Supporting local residents living with multiple sclerosis, the Mandarin MS Walk brings together walkers who raise funds to fight the disease. Walks are happening simultaneously at Riverside Sportsman Club, 10835 Riverside Dr. E., Windsor and Leamington Kinsmen Recreation Complex, 249 Sherk St., Leamington. 10 am to 1 pm. 519-977-9221. Saturday, 11 SCIENCE RENDEZVOUS

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Festivalgoers of all ages can participate in hands-on experiments and see scientific

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demonstrations at Science Rendezvous. University of Windsor, Education Gym, 401 Sunset Ave. 10 am to 3:30 pm. Free for all ages. Monday, 13 THE NATURE OF MUSIC

Essex Region Conservation and 4th Wall Music present The Nature of Music, using flute, viola, harp and voice to create songs inspired by elements and birds. Hillman Marsh Conservation Area, 1826 Mersea Rd. 2, Leamington. 6 to 7 pm. Donation appreciated. 519-776-5209. Saturday, 18 WINDSOR’S 127TH BIRTHDAY CELEBRATION

The Annual Mayor’s Walk kicks off Windsor’s 127th birthday celebration, leaving Ambassador Park at 10 am and arriving at Dieppe Gardens for festivities at 11 am. The waterfront party at 78 Riverside Dr. W. features stage entertainment, food, activities and more. 519-255-2489. Saturday, 25 HARPS FOR HOSPICE

An afternoon of music is presented by harpists Amy Ley, Christopher Clarke, Andrew Rinehart and Anita Leschied with flautist Averil Clarke and cellist Andrew McIntosh. Hospice Auditorium, 6038 Empress St., Windsor. 2:30 to 4:30. Free; donations received by Hospice of Windsor and Essex County. 519-974-7100, ext. 2259. JUNE Saturday, 1 ART IN THE PARK

Till Sunday. More than 240 artists and artisans are displaying and selling their creations at Art in the Park. Proceeds are shared by the Willistead Restoration Fund and charities supported by the Windsor Rotary Club (1918). Willistead Park, 1899 Niagara St., Windsor. 10 am to 7 pm, Saturday; 10 am to 5 pm, Sunday. 519-253-6382.



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Raising awareness and funds, the Crohn’s and Colitis Canada Gutsy Walk is noncompetitive and family friendly. Vollmer Culture and Recreation Complex, 2121 Laurier Dr., Lasalle. 10 am to noon. 800-387-1479.


Till Sunday. Starting 6 pm on Thursday, the LaSalle Strawberry Festival features local strawberries, a carnival, fireworks over the Detroit River, parade and live entertainment including President’s Choice SuperDogs and acrobats. Tribute groups Abbamania Canada and Night Fever perform hits by Abba and the Bee Gees at 9:30 pm, Saturday. Gil Maure Park at Front Road and Laurier Drive, LaSalle. $5 day and $12 weekend passes; free for kids under 6 years old and people over 65. 519-969-7770. Saturday, 8 WINDSOR BRAIN TUMOUR WALK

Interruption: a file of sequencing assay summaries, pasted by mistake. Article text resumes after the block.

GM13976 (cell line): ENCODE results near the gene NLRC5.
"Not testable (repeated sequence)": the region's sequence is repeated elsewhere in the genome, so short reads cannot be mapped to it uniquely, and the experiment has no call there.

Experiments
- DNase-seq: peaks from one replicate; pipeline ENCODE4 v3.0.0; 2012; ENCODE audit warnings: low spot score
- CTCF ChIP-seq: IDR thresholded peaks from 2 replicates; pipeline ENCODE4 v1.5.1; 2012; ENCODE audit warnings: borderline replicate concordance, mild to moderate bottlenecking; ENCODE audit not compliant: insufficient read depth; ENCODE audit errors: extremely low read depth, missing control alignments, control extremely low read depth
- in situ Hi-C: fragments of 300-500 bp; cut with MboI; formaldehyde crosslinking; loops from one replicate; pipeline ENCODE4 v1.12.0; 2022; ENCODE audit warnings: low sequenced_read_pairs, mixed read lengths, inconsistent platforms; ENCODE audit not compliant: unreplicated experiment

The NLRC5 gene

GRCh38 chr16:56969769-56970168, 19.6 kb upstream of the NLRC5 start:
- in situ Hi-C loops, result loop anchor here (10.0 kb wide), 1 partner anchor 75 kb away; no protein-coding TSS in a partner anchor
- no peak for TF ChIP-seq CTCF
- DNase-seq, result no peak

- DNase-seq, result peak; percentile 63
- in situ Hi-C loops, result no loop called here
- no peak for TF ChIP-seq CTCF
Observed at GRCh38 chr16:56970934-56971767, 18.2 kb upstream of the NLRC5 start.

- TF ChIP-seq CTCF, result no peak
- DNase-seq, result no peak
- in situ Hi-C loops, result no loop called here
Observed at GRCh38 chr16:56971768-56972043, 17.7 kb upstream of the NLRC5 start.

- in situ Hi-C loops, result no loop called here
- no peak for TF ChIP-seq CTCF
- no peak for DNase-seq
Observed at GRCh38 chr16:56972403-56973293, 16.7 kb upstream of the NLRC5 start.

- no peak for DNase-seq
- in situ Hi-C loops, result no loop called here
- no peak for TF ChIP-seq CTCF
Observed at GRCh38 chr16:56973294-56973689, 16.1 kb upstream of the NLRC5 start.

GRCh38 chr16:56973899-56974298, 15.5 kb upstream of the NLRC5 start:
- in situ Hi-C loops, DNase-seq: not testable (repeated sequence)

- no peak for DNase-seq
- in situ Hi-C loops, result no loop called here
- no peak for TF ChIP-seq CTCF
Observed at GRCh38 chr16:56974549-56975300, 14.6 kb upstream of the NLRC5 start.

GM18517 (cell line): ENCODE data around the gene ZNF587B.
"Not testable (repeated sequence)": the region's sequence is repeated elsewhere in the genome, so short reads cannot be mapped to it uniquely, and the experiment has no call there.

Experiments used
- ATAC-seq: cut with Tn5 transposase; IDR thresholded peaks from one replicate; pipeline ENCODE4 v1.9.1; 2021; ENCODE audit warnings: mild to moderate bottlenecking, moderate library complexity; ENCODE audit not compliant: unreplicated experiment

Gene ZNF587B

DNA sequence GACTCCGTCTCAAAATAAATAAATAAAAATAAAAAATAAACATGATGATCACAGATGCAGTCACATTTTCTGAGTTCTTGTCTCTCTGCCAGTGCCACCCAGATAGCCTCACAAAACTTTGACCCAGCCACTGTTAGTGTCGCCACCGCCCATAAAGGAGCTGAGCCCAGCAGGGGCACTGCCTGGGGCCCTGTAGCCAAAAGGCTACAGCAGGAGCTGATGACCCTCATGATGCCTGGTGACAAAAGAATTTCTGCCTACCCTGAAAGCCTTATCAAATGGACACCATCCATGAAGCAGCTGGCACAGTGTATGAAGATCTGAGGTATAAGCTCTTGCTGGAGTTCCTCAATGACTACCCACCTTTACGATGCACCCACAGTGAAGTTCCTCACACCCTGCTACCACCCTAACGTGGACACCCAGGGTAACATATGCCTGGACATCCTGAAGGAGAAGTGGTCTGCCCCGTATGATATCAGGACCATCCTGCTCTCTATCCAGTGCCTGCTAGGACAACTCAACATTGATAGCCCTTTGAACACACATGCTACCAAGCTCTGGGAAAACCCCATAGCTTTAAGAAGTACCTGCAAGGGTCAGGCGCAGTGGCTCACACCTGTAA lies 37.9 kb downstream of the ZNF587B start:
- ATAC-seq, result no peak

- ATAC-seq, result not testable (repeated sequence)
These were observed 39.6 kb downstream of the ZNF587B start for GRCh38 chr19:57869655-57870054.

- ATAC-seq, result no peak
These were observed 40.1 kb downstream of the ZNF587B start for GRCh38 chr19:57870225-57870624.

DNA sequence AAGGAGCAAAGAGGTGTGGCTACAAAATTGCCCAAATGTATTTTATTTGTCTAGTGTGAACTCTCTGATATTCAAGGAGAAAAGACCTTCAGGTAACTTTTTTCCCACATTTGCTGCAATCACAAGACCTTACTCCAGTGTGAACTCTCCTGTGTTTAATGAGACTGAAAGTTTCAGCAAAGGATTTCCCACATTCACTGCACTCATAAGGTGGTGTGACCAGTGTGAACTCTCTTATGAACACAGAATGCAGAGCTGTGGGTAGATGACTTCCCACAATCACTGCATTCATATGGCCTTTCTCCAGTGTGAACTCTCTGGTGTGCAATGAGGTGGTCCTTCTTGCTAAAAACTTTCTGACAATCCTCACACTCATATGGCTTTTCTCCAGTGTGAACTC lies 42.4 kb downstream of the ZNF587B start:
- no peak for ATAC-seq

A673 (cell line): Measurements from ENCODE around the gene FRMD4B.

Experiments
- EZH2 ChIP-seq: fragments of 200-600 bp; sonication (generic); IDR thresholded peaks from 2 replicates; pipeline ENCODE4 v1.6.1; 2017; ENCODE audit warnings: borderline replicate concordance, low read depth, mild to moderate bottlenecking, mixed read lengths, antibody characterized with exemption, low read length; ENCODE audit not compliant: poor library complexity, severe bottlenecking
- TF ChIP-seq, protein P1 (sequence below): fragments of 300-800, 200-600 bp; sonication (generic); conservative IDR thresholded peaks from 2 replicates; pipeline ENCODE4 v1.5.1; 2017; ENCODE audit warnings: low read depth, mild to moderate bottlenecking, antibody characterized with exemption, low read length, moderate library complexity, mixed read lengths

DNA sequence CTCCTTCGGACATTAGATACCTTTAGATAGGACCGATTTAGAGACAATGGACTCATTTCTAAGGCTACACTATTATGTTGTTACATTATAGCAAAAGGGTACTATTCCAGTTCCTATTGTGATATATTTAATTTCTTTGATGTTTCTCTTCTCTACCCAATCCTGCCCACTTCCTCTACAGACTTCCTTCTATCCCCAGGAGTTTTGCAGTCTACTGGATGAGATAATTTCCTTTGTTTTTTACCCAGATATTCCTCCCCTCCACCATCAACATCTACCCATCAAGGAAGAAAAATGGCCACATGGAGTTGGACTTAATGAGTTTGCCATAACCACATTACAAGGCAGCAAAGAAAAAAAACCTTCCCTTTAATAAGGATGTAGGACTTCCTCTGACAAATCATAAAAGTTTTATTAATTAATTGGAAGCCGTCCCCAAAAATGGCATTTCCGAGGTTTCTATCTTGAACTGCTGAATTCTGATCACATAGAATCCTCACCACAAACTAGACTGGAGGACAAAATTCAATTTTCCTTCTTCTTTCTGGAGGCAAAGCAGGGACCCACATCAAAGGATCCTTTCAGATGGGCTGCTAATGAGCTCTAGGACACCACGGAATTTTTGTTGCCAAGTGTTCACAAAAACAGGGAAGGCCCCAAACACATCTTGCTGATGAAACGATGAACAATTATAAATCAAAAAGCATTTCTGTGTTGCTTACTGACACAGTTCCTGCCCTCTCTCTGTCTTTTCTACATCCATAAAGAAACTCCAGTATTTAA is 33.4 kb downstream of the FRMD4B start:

Helping to end brain tumours, the 16th Annual Windsor Brain Tumour Walk is a fundraiser in action, presented by the Brain Tumour Foundation of Canada. Riverside Sportsmen Club, 10835 Riverside Dr. E., Windsor. 8:30 am to 2:30 pm. 800-265-5106. LEAMINGTON MULTISPORT WEEKEND

Till Sunday. The 32nd Annual Leamington Multisport Weekend (formerly the Leamington Triathlon Weekend) has a race for nearly everyone. Options include the PureKids Triathlon, SuperSprint Triathlon, SuperSprint Duathlon, 5 km run/walk and 1.5 km and 3 km Open Water Swim. Sunday, 9 WATERFRONT CORVETTE SHOW

The Corvette Club of Windsor hosts its Waterfront Corvette Show, a show ’n shine format with judging of owners’ vehicles in all classes, including the Kids Power Wheel Corvette class. Dieppe Park at 78 Riverside Dr. W. 8 am to 4 pm. Spectators admitted free. Proceeds benefit the Windsor Regional Hospital Pediatric Oncology Satellite Unit. 519-819-3425. ERIE SHORES HOSPICE LIFEWALK

Participants in the 3rd Annual Erie Shores Hospice LifeWalk can honour their loved ones who have fought, or are still fighting, a life-altering diagnosis. The 5 km fundraising walk supports operational expenses at Erie Shores Hospice so programs and services can continue to be offered at no cost to families. Seacliff Park Pavilion, 24 Seacliff Dr. W., Leamington. 8:30 am to noon. 519-326-2373, ext. 4180.